One of the many activities I enjoy in my BACP role is visiting different counselling services available for free at the point of access in a range of children, young people and their families (CYPF) settings.
Recently I visited a counselling service commissioned by Doncaster Council offered as part of the Parent and Family Support Service, which sits within the local Children’s Social Care Help and Protection Service.
The service offers counselling to children and young people (seven to 18 years old), as well as to parents and carers across a range of Family Hubs covering all of Doncaster, with each centre hosting a range of other family support services too.
There are 12 hubs in all, originally based on the Sure Start Children Centre model, with all hubs situated very much in the heart of residential communities as opposed to school settings. The Hub I visited also hosted the local Young Carer’s Team, with some beautiful examples of joined up work between young carers themselves and the counselling service.
The counselling service includes a permanent full-time Counselling Co-ordinator, a paid Lead CYP Counsellor and two additional CYP Counsellors, including one full-time and one part-time post (who are funded to work with under 13s).
The Lead Counsellor and CYP Counsellor roles are currently funded via the NHS Better Care Fund (BCF), which worryingly comes to an end in June 2024.
Through its national support programme, the BCF is committed to ensuring that local areas have the right support available to them as they work towards improving integration between health, housing and social care services, with a person-centred care approach at the heart of service delivery.
The service hosts student counsellors on student counselling placements, as well as a small number of volunteer counsellors. As noted above, the current Lead Counsellor and CYP Counsellors are only contracted until June 2024, which is causing massive uncertainty for the service, not only for those employed but also for the student counselling placements, which are currently managed by the Lead Counsellor.
This is concerning as they clearly provide a nurturing service for students on placement. Their Lead Counsellor Gill, who was once a student on placement with the service herself, spends valuable time and energy on ensuring students gain the best of experiences. Gill ensures they are skilled and competent to work safely and effectively with children and young people. The placements provide on-the-job training, resulting in paid opportunities for some. However, issues around sustainable funding are a real worry whatever the setting.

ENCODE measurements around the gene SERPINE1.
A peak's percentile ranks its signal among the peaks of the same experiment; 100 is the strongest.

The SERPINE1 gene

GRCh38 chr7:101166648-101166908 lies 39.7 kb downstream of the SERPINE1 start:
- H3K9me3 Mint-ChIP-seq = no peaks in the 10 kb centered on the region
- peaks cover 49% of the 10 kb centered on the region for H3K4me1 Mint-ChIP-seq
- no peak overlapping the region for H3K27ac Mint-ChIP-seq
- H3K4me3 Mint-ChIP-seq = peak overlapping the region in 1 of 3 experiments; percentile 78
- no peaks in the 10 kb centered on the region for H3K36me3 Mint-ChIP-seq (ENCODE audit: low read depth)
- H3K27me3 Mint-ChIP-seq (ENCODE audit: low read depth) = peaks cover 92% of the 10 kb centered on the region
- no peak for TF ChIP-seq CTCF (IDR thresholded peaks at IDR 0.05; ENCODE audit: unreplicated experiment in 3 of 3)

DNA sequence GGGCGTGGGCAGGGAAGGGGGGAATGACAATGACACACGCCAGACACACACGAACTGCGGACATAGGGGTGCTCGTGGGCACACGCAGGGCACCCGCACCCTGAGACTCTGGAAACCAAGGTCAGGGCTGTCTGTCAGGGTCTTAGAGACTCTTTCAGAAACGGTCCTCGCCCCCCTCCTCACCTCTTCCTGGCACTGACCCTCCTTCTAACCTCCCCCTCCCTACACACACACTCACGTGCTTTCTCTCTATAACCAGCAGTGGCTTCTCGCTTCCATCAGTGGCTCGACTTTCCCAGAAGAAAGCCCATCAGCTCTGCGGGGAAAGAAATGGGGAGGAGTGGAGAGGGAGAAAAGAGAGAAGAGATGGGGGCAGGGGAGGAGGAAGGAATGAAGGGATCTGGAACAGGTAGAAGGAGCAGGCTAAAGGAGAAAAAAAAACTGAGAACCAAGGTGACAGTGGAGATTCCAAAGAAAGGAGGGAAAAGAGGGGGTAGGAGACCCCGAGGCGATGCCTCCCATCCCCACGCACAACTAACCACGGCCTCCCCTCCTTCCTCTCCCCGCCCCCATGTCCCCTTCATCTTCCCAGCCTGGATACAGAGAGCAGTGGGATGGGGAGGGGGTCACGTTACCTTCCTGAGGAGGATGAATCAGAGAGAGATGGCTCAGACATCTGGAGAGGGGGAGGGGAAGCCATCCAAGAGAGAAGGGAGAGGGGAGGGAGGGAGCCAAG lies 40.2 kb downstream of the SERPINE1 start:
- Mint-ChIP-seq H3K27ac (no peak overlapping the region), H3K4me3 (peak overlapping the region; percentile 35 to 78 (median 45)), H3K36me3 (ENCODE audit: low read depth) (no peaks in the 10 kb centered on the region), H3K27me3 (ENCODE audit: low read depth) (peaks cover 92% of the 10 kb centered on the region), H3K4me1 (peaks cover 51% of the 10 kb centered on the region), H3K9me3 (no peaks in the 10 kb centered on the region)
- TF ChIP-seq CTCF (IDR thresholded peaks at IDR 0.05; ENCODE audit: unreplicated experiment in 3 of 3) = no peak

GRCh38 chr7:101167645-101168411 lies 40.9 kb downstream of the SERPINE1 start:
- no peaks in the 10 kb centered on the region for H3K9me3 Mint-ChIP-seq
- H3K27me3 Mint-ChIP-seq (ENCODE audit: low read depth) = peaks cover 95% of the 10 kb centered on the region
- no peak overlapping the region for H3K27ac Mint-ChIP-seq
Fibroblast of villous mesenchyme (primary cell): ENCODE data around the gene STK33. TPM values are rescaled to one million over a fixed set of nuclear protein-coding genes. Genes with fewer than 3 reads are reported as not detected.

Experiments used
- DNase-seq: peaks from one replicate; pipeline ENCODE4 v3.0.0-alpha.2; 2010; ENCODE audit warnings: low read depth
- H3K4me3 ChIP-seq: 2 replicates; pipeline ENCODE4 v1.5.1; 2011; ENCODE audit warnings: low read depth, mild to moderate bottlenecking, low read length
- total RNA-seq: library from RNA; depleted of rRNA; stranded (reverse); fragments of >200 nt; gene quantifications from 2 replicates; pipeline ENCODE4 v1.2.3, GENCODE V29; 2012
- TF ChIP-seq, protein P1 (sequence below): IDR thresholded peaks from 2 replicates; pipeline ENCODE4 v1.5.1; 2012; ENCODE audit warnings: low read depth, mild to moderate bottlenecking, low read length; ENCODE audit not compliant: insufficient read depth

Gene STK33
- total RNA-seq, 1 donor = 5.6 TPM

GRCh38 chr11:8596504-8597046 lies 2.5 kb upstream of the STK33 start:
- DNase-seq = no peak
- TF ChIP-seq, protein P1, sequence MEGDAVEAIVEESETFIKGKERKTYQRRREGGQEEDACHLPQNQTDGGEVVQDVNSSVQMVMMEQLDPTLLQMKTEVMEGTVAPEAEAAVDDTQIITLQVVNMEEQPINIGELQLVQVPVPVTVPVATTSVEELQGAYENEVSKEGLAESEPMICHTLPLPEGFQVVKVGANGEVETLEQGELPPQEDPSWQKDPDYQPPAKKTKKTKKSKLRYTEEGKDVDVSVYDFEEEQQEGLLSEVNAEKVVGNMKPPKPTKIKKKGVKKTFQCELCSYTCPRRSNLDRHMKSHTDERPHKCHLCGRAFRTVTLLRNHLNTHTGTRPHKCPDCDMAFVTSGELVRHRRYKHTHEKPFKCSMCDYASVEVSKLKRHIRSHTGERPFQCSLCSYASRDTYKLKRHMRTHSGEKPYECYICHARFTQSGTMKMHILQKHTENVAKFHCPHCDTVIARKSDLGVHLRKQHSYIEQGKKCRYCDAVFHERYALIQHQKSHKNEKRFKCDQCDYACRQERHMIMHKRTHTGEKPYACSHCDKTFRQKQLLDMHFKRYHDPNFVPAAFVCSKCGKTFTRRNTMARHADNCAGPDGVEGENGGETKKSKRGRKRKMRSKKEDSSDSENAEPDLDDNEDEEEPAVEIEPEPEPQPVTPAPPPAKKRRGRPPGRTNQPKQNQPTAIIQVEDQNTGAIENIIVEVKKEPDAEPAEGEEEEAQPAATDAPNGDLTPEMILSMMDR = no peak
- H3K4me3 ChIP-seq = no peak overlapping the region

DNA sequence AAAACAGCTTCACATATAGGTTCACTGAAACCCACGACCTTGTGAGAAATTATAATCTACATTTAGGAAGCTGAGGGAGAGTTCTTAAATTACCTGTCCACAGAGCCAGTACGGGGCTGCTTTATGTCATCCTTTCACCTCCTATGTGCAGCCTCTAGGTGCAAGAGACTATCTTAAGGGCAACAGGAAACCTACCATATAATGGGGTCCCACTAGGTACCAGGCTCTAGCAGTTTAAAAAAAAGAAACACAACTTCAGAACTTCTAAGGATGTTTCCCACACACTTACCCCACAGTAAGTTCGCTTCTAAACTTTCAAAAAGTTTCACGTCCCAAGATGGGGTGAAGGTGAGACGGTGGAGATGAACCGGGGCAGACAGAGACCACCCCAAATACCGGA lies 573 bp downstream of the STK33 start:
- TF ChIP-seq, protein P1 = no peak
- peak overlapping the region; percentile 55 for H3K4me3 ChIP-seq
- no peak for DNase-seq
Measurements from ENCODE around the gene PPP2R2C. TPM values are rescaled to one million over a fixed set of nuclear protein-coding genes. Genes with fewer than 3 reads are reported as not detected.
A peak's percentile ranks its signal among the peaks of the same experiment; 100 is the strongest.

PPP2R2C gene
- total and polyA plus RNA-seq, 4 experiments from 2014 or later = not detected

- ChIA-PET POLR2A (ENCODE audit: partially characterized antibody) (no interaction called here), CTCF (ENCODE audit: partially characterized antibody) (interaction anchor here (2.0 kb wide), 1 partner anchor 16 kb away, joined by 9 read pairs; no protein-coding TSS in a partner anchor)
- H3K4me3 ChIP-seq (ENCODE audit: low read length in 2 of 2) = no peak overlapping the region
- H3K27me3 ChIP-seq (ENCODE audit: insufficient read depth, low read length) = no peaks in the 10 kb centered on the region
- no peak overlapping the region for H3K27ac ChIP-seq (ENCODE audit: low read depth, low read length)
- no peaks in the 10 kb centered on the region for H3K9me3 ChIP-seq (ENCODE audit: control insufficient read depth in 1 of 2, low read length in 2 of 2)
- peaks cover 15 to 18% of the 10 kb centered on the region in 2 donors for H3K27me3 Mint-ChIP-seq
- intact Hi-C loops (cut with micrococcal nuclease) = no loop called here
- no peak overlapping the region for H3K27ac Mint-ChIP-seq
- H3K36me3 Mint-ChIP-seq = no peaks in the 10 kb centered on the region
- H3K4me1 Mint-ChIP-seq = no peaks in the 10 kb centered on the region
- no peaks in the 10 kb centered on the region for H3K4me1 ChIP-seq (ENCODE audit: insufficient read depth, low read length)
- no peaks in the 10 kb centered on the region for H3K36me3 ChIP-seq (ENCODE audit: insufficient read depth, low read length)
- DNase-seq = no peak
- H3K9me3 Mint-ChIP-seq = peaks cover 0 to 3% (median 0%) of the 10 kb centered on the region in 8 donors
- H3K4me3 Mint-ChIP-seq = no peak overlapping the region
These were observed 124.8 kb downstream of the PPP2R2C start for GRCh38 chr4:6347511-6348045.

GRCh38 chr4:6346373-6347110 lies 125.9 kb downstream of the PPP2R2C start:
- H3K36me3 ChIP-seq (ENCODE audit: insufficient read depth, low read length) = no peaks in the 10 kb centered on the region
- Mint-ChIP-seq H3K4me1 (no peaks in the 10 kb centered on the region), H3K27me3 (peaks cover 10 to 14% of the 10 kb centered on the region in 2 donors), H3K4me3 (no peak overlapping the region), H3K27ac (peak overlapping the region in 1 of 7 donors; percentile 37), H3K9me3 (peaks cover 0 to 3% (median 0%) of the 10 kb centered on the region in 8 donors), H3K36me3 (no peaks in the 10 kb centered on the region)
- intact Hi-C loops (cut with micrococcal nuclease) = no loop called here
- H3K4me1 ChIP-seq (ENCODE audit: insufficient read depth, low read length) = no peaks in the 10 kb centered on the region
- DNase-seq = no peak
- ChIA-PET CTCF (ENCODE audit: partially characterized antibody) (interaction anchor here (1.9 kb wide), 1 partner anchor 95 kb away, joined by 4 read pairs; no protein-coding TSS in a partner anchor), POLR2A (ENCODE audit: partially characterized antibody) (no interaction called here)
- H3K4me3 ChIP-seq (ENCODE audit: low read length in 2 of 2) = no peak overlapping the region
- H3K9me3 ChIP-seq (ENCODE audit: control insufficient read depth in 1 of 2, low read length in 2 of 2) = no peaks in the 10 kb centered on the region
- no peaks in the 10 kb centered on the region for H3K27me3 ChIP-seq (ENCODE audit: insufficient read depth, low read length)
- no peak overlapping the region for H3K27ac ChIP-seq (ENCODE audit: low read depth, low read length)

The service they provide has the capacity to work with approximately 70 clients per week. Referrals can be made directly from young people themselves, or their parents and carers via the early-help MASH Hub or as part of an open pathway via Early Help or social care. A full range of profesionals can refer into the service, such as schools, CAMHS and GPs.
For children and young people under 16, parents or carers are routinely asked to meet with the counsellor for the initial appointment to discuss the counselling agreement and how the counselling will work. This is in-keeping with the council’s whole family values and is very much inclusive of a systems around the child' approach.
I want to thank all the counselling team and other centre members for giving such a warm welcome to me and service users. They provide a unique service, embedded within a family hub model, exuding an air of calm, with the counselling rooms echoing this warm, tranquil and welcoming feeling.
They truly offer a viable alternative to more traditional school-based counselling services and reaffirm the belief that children and young people’s counselling services ideally need to be in a range of settings so that they have choice, particularly out of school hours and in holidays .
Seeing a service like this in action further emphasises the importance of our campaign to improve access to funding for counselling in both schools and other community settings.
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